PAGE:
JACKSONVILLE, Fla. -- Still reeling from a 41-0 loss at Seattle, Jacksonville Jaguars running back Maurice Jones-Drew lashed out at the team's play calling, its lack of offensive identity and its constant shuffling of offensive linemen.
Frustrated? Try furious.
In a 15-minute session with reporters Wednesday, Jones-Drew ripped several aspects of his team. He even called himself the second-highest paid "decoy" in the league, behind New Orleans running back Reggie Bush.
Jones-Drew acknowledged that his bitterness stemmed from the offense's struggles and the humbling shutout in Seattle.
"I don't like to be embarrassed, so I do get upset about it," Jones-Drew said. "You lead by actions. You can only say so much. You can talk to somebody until you're blue in the face and they're not going to do anything. But if you go out there and show why you're upset and you try to do something to correct your mistakes, then they'll pay attention."
Coach Jack Del Rio downplayed his star player's discontentment.
"He's a supreme competitor, and we really love that about him," Del Rio said.
It was Jacksonville's lack of competitiveness that set Jones-Drew off.
The Jaguars had seven three-and-out possessions, two fumbles and a failed fourth-down conversion on their final 10 drives against the Seahawks. David Garrard was sacked four times and fumbled twice. Jones-Drew ran 12 times for 34 yards, and added five receptions. There were dropped passes, poor throws and a season-high nine penalties for 73 yards.
"We have to figure out a way to be consistent," Jones-Drew said. "The running game is like chess. The running game is your pawns. They don't really mean that much in the beginning, but at the end, they surround the king and it's check mate. That's what the running game is.
"We're not going to break 30-yard runs every play. You're going to get 2, 3 yards a pop. You might get a negative run, but [defenses are] going to respect the run game and that's going to open up the pass game and open up the run game later on, where you're going to be breaking 10-, 15-yard chunks."
Jones-Drew questioned the play calling, especially when it was still a close game in the second quarter. The Jags ran Jones-Drew three straight times on first downs, then threw on every other down. Then, after Seattle went ahead 13-0 with 4:43 to play in the first half, Garrard dropped back to pass on three consecutive plays.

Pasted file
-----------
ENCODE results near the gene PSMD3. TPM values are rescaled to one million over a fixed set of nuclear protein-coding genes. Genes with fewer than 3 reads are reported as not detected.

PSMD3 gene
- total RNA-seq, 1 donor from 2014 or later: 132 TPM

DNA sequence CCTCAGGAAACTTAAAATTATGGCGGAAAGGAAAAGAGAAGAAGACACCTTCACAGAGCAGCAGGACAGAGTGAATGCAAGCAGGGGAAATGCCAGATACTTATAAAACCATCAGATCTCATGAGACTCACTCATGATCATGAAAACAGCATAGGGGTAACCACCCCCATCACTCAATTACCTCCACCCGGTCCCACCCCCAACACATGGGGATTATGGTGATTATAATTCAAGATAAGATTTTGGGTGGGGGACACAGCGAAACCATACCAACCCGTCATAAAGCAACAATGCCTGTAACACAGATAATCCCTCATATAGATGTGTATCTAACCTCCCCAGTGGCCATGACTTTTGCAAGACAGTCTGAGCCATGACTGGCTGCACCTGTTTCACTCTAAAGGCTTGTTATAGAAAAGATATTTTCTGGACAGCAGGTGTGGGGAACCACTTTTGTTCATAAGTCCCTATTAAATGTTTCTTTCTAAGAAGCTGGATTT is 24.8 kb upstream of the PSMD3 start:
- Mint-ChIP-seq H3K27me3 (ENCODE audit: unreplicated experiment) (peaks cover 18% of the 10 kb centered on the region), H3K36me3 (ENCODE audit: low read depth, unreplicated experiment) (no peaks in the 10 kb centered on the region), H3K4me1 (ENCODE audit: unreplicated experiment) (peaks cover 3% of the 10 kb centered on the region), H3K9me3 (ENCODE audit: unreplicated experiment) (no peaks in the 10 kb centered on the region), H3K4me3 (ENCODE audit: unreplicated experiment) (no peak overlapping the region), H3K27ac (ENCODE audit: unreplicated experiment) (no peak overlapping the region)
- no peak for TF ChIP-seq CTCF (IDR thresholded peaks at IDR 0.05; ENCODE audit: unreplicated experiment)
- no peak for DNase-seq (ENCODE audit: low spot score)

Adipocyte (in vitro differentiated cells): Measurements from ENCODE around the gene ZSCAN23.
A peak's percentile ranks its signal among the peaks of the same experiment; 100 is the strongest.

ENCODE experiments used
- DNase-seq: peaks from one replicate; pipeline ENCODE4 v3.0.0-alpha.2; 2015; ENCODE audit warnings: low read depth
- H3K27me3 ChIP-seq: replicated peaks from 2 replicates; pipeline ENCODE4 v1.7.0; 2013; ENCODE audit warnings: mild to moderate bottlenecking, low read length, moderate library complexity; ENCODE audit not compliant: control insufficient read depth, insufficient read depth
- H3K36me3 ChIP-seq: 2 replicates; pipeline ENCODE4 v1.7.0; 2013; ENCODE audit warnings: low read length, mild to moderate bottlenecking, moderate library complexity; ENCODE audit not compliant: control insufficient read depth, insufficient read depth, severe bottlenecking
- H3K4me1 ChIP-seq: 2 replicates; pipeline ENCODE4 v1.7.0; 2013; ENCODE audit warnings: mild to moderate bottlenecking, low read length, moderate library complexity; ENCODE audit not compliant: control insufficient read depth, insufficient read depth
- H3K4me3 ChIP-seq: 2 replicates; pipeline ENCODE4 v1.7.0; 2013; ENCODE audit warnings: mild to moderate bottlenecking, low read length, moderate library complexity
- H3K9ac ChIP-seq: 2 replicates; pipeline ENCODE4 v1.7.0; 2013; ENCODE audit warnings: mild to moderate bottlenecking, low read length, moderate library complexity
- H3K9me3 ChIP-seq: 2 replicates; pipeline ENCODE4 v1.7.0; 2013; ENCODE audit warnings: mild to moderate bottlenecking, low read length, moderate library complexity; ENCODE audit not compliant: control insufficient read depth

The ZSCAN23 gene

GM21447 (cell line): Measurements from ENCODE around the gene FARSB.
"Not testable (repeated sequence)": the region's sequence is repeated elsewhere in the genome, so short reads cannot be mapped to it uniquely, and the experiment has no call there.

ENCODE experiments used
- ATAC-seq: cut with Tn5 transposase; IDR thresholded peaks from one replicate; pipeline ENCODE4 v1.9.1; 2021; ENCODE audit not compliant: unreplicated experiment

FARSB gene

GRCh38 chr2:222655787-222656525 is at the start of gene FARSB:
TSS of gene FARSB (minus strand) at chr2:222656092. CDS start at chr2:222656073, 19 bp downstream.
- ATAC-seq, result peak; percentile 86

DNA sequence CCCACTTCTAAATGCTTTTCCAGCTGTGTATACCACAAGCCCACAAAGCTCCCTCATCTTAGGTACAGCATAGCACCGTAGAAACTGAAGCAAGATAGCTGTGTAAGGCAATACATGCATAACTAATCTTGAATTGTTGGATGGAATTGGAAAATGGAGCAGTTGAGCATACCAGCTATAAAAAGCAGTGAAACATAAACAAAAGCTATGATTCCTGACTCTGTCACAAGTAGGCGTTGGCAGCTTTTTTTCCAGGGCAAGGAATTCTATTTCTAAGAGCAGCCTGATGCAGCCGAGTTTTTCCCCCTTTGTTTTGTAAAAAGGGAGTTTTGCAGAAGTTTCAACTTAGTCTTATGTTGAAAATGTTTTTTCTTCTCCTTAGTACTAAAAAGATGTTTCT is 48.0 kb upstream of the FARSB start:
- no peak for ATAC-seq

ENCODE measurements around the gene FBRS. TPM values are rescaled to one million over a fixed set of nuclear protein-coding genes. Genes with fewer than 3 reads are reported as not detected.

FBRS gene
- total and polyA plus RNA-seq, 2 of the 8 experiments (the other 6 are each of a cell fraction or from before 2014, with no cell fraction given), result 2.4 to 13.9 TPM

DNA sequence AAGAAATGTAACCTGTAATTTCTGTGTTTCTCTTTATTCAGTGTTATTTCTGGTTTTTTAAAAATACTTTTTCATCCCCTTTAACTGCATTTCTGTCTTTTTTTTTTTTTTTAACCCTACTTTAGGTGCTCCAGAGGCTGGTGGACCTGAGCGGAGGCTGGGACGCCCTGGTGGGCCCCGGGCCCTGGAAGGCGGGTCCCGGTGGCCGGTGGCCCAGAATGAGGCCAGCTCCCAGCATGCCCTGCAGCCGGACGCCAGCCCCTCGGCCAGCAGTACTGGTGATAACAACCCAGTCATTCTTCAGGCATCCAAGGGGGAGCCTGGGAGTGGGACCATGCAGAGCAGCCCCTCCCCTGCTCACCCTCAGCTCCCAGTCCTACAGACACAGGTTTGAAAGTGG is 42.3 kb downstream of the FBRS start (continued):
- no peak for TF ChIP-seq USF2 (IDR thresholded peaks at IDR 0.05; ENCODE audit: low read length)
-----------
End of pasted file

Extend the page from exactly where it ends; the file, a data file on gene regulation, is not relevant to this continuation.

"It just seems like now if we don't get 30 yards [rushing], we just go away from it," said Jones-Drew, whose 75 carries are far less than Garrard's 169 passes. "I've never been a part of a team like that."
The Jaguars have typically been a physical, smash-mouth team that tries to run the ball no matter how many defenders are crowding the line of scrimmage. Jones-Drew and former teammate Fred Taylor formed one of the best 1-2 tandems in the league in 2006 and 2007.
That changed last year, but mostly because of line injuries. Even though Jacksonville released Taylor in February, Jones-Drew thought the offensive philosophy would remain the same. Now, he's not sure what to make of the offense.
"I don't know what it is. We're still trying to figure out what our identity is right now," Jones-Drew said. "As soon as we figure that out, I'll gladly be able to let you guys know."
Part of the problem might be the line. The Jaguars have used three different starting lineups the last three weeks, and have shuffled rookie tackles Eugene Monroe and Eben Britton in and out of games.
"That's a big issue," Jones-Drew said. "How can you get continuity, how can you get chemistry going on when guys are rotating in and out? That doesn't happen.
"It's like ballroom dancing. You have to be able to move one way or another at the same time, fluently, otherwise you're going to step on her toes and she's going to step on yours. When your left tackle and left guard have been working together all week, and they're starting to get this chemistry buildup ... then you throw a guy in or you move a guy from here to here, you're throwing off something."
The Jaguars definitely were out of step last week. And what they do the next three games against winless teams -- St. Louis, Tennessee and Kansas City -- could, at the very least, help determined the team's direction.
"Respect is all you can gain now," Jones-Drew said. "It's all about the respect. It's not even about anything else. Do they respect us as an offense? That's the question. And right now, no one respects us. We just got blown out. We didn't put up no points. ... Who respects that? What do you think St. Louis is going to come in here and do?
"We have to go back and gain the respect of everybody in this league this week."